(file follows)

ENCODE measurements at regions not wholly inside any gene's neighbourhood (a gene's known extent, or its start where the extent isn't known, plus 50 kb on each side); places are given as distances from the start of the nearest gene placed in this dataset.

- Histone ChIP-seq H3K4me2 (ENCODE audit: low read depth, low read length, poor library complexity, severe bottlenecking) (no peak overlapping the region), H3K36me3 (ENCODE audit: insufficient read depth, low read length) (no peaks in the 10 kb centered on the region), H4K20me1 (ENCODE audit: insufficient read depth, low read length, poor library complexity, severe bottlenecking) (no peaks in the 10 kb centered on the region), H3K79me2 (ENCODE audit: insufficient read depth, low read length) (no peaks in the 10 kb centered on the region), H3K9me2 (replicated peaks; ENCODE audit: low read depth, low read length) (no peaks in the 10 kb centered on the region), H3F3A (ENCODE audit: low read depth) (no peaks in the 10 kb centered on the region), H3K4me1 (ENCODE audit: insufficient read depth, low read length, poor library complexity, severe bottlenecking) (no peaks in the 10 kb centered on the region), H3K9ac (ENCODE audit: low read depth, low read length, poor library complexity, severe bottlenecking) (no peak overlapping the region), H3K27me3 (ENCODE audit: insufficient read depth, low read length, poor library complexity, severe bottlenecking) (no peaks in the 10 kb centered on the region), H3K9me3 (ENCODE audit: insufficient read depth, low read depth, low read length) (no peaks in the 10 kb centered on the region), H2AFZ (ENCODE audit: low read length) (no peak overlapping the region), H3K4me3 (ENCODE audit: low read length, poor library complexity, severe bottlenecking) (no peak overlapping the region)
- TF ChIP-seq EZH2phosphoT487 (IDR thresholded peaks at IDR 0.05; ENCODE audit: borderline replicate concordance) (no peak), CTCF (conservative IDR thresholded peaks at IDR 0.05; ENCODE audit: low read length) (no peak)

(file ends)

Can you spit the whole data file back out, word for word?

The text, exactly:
ENCODE measurements at regions not wholly inside any gene's neighbourhood (a gene's known extent, or its start where the extent isn't known, plus 50 kb on each side); places are given as distances from the start of the nearest gene placed in this dataset.

- Histone ChIP-seq H3K4me2 (ENCODE audit: low read depth, low read length, poor library complexity, severe bottlenecking) (no peak overlapping the region), H3K36me3 (ENCODE audit: insufficient read depth, low read length) (no peaks in the 10 kb centered on the region), H4K20me1 (ENCODE audit: insufficient read depth, low read length, poor library complexity, severe bottlenecking) (no peaks in the 10 kb centered on the region), H3K79me2 (ENCODE audit: insufficient read depth, low read length) (no peaks in the 10 kb centered on the region), H3K9me2 (replicated peaks; ENCODE audit: low read depth, low read length) (no peaks in the 10 kb centered on the region), H3F3A (ENCODE audit: low read depth) (no peaks in the 10 kb centered on the region), H3K4me1 (ENCODE audit: insufficient read depth, low read length, poor library complexity, severe bottlenecking) (no peaks in the 10 kb centered on the region), H3K9ac (ENCODE audit: low read depth, low read length, poor library complexity, severe bottlenecking) (no peak overlapping the region), H3K27me3 (ENCODE audit: insufficient read depth, low read length, poor library complexity, severe bottlenecking) (no peaks in the 10 kb centered on the region), H3K9me3 (ENCODE audit: insufficient read depth, low read depth, low read length) (no peaks in the 10 kb centered on the region), H2AFZ (ENCODE audit: low read length) (no peak overlapping the region), H3K4me3 (ENCODE audit: low read length, poor library complexity, severe bottlenecking) (no peak overlapping the region)
- TF ChIP-seq EZH2phosphoT487 (IDR thresholded peaks at IDR 0.05; ENCODE audit: borderline replicate concordance) (no peak), CTCF (conservative IDR thresholded peaks at IDR 0.05; ENCODE audit: low read length) (no peak)